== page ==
As people at home and across the world continue to deal with our new COVID reality, it is easy to lose sight of how the current challenges only added to an already dire situation in places like rural Haiti. Even prepandemic, data from organizations like the Global Hunger Index (GHI) identified Haiti as one of the hungriest countries in the entire world. GHI uses indicators such as child wasting, child stunting, and child mortality to assess malnourishment and hunger severity. The already dismal situation in Haiti was further exacerbated by civil unrest and the economic crisis (inflation and devaluation of the Haitian currency) that has gripped Haiti for more than a year. Add COVID and you have a recipe for disaster, with millions of Haitians facing severe food insecurity.
On the SUNY Broome side, Health for Haiti had to cancel our 2020 and 2021 classes, resulting in a significant loss in momentum for our student-led projects and fundraising initiatives. However, thanks to the foundation we built with the community in Grande Saline over the past several years, projects including the Health for Haiti Community Garden/School Lunch Program continue to move forward in Grande Saline. This particular project links local farmers with students and their families so that they can work together to grow rice, corn, and vegetables for their school lunch.
No one could have guessed that we would have to deal with a global pandemic, but it is fortunate that instead of trying to continually raise donations to buy food for over one hundred students and staff – we instead worked with the community to help them grow their own food. While still difficult, this has turned out to be a more sustainable and empowering way of battling food insecurity for our friends in Grande Saline.
Despite a recent flood in Grande Saline and the economic instability that continues to grip the country, today the community is welcoming another successful rice harvest. We are taking this moment to recognize and celebrate all of the hard work that began in the garden months ago.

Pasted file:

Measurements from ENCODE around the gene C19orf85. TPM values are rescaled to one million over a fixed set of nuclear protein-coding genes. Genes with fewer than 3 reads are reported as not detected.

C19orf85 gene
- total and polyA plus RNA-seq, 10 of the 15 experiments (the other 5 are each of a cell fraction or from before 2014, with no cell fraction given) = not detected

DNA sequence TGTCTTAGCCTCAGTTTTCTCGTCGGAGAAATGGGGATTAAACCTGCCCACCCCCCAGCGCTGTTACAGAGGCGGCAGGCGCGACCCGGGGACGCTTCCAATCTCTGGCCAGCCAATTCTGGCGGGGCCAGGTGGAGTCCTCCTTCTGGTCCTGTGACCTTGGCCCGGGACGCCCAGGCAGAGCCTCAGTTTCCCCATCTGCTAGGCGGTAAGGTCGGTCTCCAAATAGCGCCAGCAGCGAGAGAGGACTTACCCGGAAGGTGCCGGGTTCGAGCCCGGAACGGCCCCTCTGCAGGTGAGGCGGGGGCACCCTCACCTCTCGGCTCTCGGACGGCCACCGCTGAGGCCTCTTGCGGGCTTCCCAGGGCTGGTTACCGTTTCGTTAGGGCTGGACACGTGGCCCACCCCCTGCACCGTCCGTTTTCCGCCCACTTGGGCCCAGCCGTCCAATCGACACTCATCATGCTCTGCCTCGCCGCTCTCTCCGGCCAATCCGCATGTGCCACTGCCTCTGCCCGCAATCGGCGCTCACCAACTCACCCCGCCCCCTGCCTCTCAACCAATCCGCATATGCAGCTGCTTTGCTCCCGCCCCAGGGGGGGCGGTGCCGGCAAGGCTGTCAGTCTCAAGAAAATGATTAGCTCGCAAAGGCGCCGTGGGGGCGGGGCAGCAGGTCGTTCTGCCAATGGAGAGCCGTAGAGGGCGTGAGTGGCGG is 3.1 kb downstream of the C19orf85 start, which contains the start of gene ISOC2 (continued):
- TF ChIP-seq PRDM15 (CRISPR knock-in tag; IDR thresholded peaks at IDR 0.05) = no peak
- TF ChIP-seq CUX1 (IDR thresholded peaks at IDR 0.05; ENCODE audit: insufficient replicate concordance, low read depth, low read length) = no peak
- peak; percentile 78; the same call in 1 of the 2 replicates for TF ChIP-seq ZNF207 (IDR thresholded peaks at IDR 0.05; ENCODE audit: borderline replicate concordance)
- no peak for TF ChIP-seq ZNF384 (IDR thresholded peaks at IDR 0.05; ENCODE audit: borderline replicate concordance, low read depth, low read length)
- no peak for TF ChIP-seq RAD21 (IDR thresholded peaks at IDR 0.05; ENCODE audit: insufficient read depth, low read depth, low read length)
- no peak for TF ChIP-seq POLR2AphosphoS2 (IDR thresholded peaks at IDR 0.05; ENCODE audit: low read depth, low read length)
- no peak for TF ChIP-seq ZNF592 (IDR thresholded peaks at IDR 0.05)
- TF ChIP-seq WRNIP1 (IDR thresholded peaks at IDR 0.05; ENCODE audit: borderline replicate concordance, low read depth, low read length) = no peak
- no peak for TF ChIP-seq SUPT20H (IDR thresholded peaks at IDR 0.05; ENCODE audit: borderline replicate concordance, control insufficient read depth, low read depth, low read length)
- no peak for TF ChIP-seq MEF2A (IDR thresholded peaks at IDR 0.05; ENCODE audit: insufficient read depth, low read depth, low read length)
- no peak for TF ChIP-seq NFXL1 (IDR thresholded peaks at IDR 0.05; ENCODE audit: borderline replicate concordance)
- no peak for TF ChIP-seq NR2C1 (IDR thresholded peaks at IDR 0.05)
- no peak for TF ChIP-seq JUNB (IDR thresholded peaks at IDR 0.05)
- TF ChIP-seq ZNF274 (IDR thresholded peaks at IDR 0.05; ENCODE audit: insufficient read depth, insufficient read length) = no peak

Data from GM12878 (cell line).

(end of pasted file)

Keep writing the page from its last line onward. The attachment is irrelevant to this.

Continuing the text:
The process of growing rice begins by planting rice seeds in a small section of land. While the rice seedlings begin to grow, the farmers prepare the large fields. These fields were last used to grow corn and vegetables and must be completely reconfigured for rice. The land has to be divided into separate beds and each bed must have a wall of earth constructed around it. The rice grows in water, so surrounding each bed with walls of earth allows the beds to be flooded. Water for the rice is pumped from the river using a gas generator. Once the rice seedlings are established they are transplanted to the beds in the big field. The rice plants are tended, protected, and fertilized by local farmers and members of the community. After the harvest, the rice must be dried and processed before it is stored. Of course the final step is cooking the rice and providing it to school children and staff for lunch.
While this is certainly not the first successful harvest from the Community Garden, given all that has occurred in Haiti and at home this year – it feels especially significant. We would like to extend a very special thank you to everyone who supports the Health for Haiti Community Garden project as well as the other projects that continue in Grande Saline. As we in the United States approach a Thanksgiving holiday that will most likely be very different from those we have enjoyed in the past, this rice harvest is definitely something we can look to as both a blessing for today and a symbol of hope (and lunch!) for tomorrow.